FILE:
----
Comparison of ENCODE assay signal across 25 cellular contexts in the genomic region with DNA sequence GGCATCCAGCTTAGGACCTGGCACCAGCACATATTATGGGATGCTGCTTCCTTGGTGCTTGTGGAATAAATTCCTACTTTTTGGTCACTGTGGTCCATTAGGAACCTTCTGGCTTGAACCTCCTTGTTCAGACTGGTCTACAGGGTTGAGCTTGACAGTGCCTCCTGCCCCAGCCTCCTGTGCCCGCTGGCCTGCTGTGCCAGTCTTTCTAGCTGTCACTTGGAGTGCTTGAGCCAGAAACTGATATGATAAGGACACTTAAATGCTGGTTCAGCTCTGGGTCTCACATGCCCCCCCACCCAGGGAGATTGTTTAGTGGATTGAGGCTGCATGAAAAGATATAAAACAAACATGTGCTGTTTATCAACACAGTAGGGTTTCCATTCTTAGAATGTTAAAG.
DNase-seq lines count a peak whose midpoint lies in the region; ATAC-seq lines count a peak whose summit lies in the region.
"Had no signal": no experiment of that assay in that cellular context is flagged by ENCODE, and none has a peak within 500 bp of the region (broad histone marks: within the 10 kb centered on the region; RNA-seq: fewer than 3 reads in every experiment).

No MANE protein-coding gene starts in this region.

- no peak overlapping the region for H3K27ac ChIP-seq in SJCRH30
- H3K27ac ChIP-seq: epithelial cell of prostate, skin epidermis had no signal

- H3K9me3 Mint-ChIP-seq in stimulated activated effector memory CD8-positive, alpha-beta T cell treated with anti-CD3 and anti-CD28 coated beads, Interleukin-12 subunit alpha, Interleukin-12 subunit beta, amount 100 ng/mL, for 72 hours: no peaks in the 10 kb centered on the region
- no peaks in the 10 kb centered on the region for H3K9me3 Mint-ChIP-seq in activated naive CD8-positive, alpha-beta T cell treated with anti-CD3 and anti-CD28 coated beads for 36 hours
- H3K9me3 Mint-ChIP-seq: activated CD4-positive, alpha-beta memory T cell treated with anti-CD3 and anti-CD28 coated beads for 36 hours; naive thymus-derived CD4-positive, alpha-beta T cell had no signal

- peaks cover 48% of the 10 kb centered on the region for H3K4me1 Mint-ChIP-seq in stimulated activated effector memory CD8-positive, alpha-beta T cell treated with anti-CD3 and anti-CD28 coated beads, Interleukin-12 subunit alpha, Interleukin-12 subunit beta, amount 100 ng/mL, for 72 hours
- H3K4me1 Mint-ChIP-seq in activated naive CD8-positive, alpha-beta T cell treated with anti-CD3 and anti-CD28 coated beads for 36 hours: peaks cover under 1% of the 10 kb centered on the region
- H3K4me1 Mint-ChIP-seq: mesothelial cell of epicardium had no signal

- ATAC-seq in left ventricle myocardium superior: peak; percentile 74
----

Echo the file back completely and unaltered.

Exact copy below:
Comparison of ENCODE assay signal across 25 cellular contexts in the genomic region with DNA sequence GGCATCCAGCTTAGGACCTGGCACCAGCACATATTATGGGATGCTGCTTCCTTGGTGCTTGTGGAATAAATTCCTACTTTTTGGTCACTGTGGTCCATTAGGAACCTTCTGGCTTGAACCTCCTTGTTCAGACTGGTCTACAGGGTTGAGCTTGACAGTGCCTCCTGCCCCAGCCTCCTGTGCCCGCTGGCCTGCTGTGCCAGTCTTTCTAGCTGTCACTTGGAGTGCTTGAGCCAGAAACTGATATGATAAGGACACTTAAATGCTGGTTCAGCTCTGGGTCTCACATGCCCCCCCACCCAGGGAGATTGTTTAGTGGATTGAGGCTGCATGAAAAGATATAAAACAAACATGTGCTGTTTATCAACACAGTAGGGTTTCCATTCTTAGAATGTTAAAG.
DNase-seq lines count a peak whose midpoint lies in the region; ATAC-seq lines count a peak whose summit lies in the region.
"Had no signal": no experiment of that assay in that cellular context is flagged by ENCODE, and none has a peak within 500 bp of the region (broad histone marks: within the 10 kb centered on the region; RNA-seq: fewer than 3 reads in every experiment).

No MANE protein-coding gene starts in this region.

- no peak overlapping the region for H3K27ac ChIP-seq in SJCRH30
- H3K27ac ChIP-seq: epithelial cell of prostate, skin epidermis had no signal

- H3K9me3 Mint-ChIP-seq in stimulated activated effector memory CD8-positive, alpha-beta T cell treated with anti-CD3 and anti-CD28 coated beads, Interleukin-12 subunit alpha, Interleukin-12 subunit beta, amount 100 ng/mL, for 72 hours: no peaks in the 10 kb centered on the region
- no peaks in the 10 kb centered on the region for H3K9me3 Mint-ChIP-seq in activated naive CD8-positive, alpha-beta T cell treated with anti-CD3 and anti-CD28 coated beads for 36 hours
- H3K9me3 Mint-ChIP-seq: activated CD4-positive, alpha-beta memory T cell treated with anti-CD3 and anti-CD28 coated beads for 36 hours; naive thymus-derived CD4-positive, alpha-beta T cell had no signal

- peaks cover 48% of the 10 kb centered on the region for H3K4me1 Mint-ChIP-seq in stimulated activated effector memory CD8-positive, alpha-beta T cell treated with anti-CD3 and anti-CD28 coated beads, Interleukin-12 subunit alpha, Interleukin-12 subunit beta, amount 100 ng/mL, for 72 hours
- H3K4me1 Mint-ChIP-seq in activated naive CD8-positive, alpha-beta T cell treated with anti-CD3 and anti-CD28 coated beads for 36 hours: peaks cover under 1% of the 10 kb centered on the region
- H3K4me1 Mint-ChIP-seq: mesothelial cell of epicardium had no signal

- ATAC-seq in left ventricle myocardium superior: peak; percentile 74